NCPA - National Center for Policy Analysis


January 19, 2010

Concierge medical practices take many forms and go by different names, such as direct practice physicians.  They all strive to make medical care more accessible and convenient to patients by rebundling and repricing medical services in ways that are not possible under third-party insurance.  The result is innovations that raise quality and improve patient care coordination, says Devon Herrick, a Senior Fellow with the National Center for Policy Analysis (NCPA). 

A few health insurers recognize the value of these services and reimburse enrollees for them, but concierge practices usually cater to cash-paying customers.  Thus, they may be especially useful to patients who have a consumer-driven health account -- such as a Health Savings Account (HSA), a Flexible Spending Account (FSA) or a Health Reimbursement Arrangement (HRA) -- and to the uninsured, explains Herrick. 

Many patients experience difficulty reaching a physician by telephone or e-mail, or after office hours.  Fewer than one-in-four doctors communicates with patients electronically.  A routine prescription or answer to a simple medical question usually requires an office visit.  The reason is simple: Most insurers generally do not reimburse physicians for phone or e-mail consultations. 

Patients perceive that this lack of communication results in lower quality care.  For instance, according to a survey reported in the New England Journal of Medicine:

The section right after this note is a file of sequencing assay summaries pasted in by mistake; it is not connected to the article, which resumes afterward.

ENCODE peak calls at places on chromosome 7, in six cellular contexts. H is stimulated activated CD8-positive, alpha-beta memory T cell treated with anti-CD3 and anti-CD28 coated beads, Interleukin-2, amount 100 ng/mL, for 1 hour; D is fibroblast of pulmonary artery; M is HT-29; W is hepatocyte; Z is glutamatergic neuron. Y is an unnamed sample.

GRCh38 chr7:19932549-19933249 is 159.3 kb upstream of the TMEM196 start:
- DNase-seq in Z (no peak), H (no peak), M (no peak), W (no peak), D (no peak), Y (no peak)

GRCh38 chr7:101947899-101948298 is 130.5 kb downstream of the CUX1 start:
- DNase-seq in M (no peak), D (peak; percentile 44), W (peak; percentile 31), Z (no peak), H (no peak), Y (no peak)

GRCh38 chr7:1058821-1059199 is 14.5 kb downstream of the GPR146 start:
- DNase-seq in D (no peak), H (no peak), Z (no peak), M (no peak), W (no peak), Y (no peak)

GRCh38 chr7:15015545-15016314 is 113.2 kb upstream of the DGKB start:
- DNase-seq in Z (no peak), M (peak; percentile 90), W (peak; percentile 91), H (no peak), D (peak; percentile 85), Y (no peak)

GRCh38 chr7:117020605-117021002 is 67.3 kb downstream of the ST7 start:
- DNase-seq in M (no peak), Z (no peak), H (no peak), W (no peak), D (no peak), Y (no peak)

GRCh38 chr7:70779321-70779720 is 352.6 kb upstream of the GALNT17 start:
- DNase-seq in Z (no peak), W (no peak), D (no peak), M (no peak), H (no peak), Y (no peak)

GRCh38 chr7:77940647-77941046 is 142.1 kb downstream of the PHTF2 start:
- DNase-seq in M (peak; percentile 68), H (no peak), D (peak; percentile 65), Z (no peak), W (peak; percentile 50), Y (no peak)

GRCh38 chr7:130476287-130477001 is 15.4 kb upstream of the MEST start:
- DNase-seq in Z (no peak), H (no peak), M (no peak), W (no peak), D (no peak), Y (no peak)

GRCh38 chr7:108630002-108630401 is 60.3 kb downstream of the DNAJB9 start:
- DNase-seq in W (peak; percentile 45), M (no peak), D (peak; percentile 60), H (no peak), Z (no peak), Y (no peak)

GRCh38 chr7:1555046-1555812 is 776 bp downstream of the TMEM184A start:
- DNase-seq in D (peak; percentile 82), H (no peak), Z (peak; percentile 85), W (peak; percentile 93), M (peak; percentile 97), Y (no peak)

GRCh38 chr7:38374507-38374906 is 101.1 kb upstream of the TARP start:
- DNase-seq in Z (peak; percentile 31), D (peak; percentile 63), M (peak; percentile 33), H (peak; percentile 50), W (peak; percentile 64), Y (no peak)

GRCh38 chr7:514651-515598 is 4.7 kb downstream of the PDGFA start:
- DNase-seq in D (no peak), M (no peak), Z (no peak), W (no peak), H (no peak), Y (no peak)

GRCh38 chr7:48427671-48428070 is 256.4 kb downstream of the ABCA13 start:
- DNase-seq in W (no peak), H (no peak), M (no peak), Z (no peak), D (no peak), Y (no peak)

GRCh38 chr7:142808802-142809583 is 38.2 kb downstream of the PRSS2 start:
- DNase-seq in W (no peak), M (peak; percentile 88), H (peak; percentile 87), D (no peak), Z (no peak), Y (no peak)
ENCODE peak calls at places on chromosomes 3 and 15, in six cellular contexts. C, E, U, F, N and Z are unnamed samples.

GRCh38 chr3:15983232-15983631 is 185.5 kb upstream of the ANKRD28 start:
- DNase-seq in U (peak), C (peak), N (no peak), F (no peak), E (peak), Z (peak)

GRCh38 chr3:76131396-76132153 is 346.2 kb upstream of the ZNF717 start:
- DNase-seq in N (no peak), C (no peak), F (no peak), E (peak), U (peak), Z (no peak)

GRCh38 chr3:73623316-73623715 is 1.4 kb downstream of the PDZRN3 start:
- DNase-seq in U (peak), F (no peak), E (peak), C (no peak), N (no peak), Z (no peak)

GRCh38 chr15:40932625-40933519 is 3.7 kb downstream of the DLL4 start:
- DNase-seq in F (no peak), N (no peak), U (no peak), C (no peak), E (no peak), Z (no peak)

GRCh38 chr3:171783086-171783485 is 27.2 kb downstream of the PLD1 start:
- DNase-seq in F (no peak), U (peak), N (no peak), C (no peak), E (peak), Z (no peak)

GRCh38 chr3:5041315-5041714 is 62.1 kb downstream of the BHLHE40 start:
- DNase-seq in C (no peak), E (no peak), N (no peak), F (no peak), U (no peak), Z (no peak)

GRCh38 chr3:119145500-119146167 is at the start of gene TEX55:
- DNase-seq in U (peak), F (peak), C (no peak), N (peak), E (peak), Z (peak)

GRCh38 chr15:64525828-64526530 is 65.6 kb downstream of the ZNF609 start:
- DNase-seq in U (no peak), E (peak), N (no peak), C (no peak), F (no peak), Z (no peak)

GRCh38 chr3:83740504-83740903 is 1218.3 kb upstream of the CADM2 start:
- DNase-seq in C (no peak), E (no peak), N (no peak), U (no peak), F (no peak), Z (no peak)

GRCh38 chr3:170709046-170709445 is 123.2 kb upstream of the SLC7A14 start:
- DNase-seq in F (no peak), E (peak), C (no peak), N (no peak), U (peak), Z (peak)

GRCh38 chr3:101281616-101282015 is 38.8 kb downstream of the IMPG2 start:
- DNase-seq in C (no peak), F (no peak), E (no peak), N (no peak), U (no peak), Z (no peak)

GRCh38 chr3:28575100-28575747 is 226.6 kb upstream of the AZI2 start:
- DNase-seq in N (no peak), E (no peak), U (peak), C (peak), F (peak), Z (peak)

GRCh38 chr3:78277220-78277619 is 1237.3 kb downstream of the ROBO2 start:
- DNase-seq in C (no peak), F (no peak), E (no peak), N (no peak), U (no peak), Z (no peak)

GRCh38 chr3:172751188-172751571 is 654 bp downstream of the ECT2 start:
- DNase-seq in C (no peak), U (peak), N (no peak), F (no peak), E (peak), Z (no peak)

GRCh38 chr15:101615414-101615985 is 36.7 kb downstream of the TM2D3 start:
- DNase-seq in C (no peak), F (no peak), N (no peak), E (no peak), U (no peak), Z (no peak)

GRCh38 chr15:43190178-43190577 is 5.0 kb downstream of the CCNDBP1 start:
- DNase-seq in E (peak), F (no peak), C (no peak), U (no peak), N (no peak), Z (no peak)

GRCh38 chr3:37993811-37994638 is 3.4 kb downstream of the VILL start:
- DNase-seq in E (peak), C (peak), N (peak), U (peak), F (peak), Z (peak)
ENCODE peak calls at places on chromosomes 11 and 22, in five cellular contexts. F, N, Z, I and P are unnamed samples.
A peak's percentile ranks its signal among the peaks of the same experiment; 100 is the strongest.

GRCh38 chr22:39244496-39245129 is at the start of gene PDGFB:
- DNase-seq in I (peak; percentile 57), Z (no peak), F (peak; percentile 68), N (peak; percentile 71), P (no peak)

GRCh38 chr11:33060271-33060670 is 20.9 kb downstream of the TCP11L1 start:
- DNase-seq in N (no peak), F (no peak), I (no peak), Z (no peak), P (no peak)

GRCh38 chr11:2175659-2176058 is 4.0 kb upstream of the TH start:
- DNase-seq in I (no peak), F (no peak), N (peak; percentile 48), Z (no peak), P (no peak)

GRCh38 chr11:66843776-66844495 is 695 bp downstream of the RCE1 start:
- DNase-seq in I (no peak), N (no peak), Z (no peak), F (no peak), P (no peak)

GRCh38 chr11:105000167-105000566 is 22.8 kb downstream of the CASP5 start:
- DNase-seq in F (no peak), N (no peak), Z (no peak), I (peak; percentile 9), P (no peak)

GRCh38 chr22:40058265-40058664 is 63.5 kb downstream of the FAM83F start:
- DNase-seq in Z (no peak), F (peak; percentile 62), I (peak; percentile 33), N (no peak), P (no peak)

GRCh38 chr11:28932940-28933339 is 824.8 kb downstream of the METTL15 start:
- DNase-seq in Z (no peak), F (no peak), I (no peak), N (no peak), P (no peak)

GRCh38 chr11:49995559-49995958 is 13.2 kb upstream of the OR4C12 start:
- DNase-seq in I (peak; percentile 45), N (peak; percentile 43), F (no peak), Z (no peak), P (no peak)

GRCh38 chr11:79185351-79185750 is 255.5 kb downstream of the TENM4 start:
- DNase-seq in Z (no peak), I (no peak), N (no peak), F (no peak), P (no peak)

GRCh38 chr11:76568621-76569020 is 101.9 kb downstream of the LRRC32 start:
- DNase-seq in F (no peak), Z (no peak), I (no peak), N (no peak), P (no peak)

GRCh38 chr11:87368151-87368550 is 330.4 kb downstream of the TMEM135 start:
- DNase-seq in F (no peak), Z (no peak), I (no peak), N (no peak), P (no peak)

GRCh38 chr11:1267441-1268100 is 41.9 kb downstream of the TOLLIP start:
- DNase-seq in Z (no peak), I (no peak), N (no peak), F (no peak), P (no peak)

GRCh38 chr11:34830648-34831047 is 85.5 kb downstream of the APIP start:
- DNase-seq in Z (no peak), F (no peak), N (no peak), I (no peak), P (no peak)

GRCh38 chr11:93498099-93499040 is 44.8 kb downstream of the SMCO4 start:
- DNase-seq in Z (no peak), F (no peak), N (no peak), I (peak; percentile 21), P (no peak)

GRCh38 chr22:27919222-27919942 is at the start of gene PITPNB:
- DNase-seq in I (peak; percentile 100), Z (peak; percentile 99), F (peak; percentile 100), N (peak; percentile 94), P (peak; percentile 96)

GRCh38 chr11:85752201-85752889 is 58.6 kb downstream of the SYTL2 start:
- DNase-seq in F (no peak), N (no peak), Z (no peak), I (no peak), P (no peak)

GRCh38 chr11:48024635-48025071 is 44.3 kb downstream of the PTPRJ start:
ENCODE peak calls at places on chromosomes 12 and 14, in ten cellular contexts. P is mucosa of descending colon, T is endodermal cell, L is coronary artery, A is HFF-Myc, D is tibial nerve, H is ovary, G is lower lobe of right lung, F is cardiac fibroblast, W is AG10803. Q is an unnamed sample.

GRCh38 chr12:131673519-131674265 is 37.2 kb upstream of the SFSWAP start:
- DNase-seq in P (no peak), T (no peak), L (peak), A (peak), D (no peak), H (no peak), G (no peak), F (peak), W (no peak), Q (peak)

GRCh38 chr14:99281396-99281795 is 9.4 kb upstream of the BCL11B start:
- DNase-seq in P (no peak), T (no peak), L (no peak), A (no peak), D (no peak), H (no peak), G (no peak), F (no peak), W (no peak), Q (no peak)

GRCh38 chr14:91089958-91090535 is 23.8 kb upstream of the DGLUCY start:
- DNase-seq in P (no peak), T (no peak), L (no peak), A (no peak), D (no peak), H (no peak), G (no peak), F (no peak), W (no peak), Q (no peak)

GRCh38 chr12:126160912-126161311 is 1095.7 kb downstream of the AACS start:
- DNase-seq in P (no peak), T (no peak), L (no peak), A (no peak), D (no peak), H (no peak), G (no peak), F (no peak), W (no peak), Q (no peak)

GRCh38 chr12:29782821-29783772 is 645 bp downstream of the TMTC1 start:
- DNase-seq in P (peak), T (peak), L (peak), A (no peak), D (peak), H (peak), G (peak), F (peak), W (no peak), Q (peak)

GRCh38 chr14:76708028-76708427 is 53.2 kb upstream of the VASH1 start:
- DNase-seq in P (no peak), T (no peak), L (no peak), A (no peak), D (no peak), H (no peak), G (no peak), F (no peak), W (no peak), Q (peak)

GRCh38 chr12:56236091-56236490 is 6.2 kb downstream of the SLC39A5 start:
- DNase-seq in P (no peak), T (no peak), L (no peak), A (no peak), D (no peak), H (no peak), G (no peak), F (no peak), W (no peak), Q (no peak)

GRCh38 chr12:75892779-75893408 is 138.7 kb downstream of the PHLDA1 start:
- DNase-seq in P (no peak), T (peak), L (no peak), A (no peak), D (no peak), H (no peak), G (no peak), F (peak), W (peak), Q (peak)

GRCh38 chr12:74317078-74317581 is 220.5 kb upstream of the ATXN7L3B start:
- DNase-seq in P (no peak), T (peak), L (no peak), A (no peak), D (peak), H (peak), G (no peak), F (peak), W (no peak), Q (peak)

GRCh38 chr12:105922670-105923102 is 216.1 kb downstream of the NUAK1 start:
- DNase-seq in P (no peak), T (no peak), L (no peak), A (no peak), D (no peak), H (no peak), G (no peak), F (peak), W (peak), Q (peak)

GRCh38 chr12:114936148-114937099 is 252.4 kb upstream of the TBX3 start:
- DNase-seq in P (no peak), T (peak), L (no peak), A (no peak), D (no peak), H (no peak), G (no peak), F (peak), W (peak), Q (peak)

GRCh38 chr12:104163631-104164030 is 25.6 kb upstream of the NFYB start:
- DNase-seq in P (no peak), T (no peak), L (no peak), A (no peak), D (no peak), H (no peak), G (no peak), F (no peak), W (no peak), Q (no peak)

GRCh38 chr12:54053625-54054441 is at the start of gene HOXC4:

• More than two-thirds of the public (72 percent) think "insufficient time spent by doctors with patients" is one cause of preventable medical errors.
  • Three-fourths (78 percent) think medical errors could be avoided if physicians spent more time with patients.  

Many patients have difficulty finding a physician, obtaining an appointment and taking time from work for a traditional office visit.  Often, the only way to reach a physician after hours is in a hospital emergency room -- which is both costly and time consuming, says Herrick.  

A study of medical access between 1997 and 2001 found that seeing a doctor has become increasingly difficult:

  • The proportion of people reporting problems seeing their primary care physician rose from less than one-quarter (23 percent) to one-third over the four-year period.
  • Nearly one-quarter reported problems taking time from work to see a physician. 

Source: Devon Herrick, "Concierge Medicine: Convenient and Affordable Care," National Center for Policy Analysis, Brief Analysis No. 687, January 19, 2010. 

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